The True Story Behind This “Murderer’s” Mugshot Will Actually Warm Your Heart

Reviewed by Ally Nesmith

October 22, 2015

The year was 1924 and the setting Pennsylvania. Pep the black Labrador was sentenced to a lifetime behind bars and would forever be branded a killer for the brutal murder of then-Governor Gifford Pinchot’s cat.


On August 12, 1924 Pep was taken into custody at the Eastern State Penitentiary where he was given an identification number (C2559) and had his mugshot taken, just like all of the other prisoners. He settled in to serve his sentence: Life Without Parole.


…Or at least that’s how the story goes. But none of it was true.

In reality, a newspaper reporter eager to make an impression took way more than their fair share of creative liberty and made the whole thing up! Pep actually belonged to the Governor and was a gift from his relatives who bred Labs. Pep’s only true crime was murdering the Governor’s sofa cushions — but that story just didn’t sell papers! So they added a dash of murder…


Pep really did live out his life at Eastern State, but not as a prisoner. Instead, he served as a “mascot to the prisoners” according to Gov. Pinchot who was friends with the Warden and gave Pep to the prison as a companion for the prisoners (possibly laying the groundwork for today’s prison dog programs like Operation Second Chance).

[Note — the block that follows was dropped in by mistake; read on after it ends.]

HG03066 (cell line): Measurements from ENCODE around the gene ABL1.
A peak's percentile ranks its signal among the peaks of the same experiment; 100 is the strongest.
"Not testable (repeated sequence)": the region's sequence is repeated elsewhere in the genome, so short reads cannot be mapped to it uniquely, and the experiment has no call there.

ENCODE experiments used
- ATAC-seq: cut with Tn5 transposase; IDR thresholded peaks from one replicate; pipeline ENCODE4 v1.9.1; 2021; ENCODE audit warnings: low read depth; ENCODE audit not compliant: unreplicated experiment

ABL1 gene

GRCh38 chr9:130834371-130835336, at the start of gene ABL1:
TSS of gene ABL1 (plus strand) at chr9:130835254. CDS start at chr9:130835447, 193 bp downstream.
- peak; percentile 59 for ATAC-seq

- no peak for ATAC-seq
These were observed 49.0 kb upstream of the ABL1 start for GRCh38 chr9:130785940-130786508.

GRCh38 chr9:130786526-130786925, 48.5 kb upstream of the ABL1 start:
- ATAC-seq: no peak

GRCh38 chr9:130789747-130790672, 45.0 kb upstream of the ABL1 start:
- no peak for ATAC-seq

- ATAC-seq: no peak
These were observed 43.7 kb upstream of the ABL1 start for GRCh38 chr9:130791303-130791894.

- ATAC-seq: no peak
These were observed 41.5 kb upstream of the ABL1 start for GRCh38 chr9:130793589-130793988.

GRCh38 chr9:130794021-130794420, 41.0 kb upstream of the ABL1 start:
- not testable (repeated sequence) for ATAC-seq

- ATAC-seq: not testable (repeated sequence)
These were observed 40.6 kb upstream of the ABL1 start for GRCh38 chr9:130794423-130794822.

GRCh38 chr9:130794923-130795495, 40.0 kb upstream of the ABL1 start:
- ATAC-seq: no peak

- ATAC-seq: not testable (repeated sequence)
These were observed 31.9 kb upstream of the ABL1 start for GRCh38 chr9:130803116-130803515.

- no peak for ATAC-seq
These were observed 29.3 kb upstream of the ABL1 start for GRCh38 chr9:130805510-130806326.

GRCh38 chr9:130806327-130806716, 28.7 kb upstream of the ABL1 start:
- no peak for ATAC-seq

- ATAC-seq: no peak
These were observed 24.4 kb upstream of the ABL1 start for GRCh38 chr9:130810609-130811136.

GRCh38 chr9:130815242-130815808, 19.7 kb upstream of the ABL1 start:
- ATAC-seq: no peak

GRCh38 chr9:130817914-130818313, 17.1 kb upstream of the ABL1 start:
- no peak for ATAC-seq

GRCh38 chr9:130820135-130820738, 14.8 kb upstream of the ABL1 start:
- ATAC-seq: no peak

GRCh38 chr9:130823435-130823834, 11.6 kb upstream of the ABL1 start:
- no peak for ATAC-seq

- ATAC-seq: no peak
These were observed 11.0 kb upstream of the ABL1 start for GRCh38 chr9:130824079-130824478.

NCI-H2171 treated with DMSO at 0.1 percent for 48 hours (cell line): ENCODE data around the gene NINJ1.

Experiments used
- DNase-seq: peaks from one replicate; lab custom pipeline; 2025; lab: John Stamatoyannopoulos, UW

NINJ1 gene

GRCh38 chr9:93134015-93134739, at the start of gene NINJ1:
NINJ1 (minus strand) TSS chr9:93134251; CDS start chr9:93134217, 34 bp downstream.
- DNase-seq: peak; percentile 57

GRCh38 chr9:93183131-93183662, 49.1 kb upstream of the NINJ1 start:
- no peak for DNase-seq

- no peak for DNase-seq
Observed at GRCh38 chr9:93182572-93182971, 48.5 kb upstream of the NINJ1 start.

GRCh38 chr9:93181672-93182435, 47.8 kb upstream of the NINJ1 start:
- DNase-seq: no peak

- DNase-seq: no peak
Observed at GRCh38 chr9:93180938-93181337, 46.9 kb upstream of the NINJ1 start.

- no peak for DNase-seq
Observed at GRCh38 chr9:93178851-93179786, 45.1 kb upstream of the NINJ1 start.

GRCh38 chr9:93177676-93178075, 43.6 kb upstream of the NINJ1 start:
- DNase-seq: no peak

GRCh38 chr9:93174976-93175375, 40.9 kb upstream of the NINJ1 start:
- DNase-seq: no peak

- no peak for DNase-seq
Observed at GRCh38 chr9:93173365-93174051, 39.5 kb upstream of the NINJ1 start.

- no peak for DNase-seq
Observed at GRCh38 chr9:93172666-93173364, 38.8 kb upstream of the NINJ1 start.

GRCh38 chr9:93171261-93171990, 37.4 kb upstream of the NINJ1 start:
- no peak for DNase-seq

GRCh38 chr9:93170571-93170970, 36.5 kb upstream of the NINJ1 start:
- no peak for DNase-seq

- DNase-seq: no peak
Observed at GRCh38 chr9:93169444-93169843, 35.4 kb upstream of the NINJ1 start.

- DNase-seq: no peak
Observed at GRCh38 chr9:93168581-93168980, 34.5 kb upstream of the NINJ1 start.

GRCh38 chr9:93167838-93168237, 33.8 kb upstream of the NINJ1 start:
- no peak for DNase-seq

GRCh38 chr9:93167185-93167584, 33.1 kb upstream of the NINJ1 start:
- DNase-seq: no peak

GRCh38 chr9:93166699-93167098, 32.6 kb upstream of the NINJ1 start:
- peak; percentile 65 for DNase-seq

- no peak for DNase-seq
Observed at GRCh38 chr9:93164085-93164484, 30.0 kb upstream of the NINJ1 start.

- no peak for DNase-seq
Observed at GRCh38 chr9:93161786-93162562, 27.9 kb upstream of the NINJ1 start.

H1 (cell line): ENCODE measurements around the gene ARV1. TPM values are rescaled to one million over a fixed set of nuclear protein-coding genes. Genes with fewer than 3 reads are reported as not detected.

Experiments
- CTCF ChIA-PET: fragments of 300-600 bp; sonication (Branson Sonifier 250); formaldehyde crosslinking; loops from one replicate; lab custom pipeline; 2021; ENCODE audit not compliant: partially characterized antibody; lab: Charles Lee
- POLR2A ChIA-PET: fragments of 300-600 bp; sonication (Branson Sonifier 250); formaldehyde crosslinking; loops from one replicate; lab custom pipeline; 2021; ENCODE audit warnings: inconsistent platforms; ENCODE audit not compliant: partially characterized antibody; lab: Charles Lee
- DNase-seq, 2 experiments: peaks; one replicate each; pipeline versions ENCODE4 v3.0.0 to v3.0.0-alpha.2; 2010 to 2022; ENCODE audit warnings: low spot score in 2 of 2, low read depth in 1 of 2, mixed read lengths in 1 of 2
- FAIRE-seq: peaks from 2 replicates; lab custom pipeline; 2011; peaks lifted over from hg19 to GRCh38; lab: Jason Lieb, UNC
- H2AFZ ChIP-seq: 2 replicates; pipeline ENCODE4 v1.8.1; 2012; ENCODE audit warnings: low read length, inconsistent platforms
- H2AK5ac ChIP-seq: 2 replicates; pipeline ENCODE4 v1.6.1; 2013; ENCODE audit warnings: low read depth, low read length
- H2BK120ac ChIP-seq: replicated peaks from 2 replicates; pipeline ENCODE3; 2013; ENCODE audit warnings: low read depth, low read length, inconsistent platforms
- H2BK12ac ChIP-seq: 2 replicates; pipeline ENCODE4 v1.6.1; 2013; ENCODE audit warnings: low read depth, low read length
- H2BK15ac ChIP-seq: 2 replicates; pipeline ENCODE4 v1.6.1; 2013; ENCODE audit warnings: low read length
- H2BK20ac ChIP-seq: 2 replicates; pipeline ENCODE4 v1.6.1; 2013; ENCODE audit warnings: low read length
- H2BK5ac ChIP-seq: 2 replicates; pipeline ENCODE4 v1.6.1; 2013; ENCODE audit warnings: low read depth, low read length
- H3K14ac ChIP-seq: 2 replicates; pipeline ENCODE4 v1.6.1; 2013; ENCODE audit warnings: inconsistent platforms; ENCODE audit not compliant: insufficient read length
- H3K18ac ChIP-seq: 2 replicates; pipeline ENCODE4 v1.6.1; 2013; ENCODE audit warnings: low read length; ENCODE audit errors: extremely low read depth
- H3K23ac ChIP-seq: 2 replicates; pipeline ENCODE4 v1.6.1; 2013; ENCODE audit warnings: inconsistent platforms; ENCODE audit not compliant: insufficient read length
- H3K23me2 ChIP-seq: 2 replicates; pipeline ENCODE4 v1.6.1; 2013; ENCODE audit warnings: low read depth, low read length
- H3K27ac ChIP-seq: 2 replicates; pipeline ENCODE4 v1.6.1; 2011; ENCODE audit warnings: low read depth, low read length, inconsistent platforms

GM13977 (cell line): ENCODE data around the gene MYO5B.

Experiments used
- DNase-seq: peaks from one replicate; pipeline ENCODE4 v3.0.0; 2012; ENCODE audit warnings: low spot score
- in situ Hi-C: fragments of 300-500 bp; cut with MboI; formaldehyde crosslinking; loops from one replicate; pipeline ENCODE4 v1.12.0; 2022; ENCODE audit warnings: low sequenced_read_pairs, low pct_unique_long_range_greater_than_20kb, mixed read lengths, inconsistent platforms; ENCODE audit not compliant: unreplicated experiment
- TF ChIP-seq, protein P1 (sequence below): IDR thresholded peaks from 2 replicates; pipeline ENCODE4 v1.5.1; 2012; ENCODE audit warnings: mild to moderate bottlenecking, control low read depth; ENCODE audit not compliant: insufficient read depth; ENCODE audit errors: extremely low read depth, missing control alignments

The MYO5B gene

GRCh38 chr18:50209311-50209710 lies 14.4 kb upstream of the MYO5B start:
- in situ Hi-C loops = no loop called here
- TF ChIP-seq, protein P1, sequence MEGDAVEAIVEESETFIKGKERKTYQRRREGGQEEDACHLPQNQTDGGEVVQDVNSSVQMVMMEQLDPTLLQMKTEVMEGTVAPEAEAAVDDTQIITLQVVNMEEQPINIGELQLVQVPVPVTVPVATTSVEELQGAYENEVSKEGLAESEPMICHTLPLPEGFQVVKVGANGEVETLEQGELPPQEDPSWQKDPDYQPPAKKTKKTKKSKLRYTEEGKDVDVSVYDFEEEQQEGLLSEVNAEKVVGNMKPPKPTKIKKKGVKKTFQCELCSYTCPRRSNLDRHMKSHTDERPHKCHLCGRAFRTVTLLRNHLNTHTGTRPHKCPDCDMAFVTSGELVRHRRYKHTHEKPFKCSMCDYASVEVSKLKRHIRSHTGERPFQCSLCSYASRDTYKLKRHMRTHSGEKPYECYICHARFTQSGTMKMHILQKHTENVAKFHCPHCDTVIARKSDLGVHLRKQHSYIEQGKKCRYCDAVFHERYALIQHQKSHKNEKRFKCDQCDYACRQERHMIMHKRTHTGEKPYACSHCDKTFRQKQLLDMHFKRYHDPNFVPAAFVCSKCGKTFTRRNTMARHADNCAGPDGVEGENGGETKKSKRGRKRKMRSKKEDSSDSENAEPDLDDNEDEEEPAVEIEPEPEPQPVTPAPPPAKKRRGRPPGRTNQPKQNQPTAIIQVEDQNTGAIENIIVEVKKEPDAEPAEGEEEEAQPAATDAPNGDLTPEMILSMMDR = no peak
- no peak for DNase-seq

The Governor felt that dogs could be therapeutic for inmates and thought Pep to be the perfect candidate. It worked like a charm, the prisoners immediately took to Pep and nicknamed him “Pep the Black”. A true Lifer, and a true Lab, the beloved Pep gave company and comfort to those in need for the rest of his days.

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H/t to DailyMail

Featured image via DailyMail and NPR

Reviewed by Ally Nesmith

October 22, 2015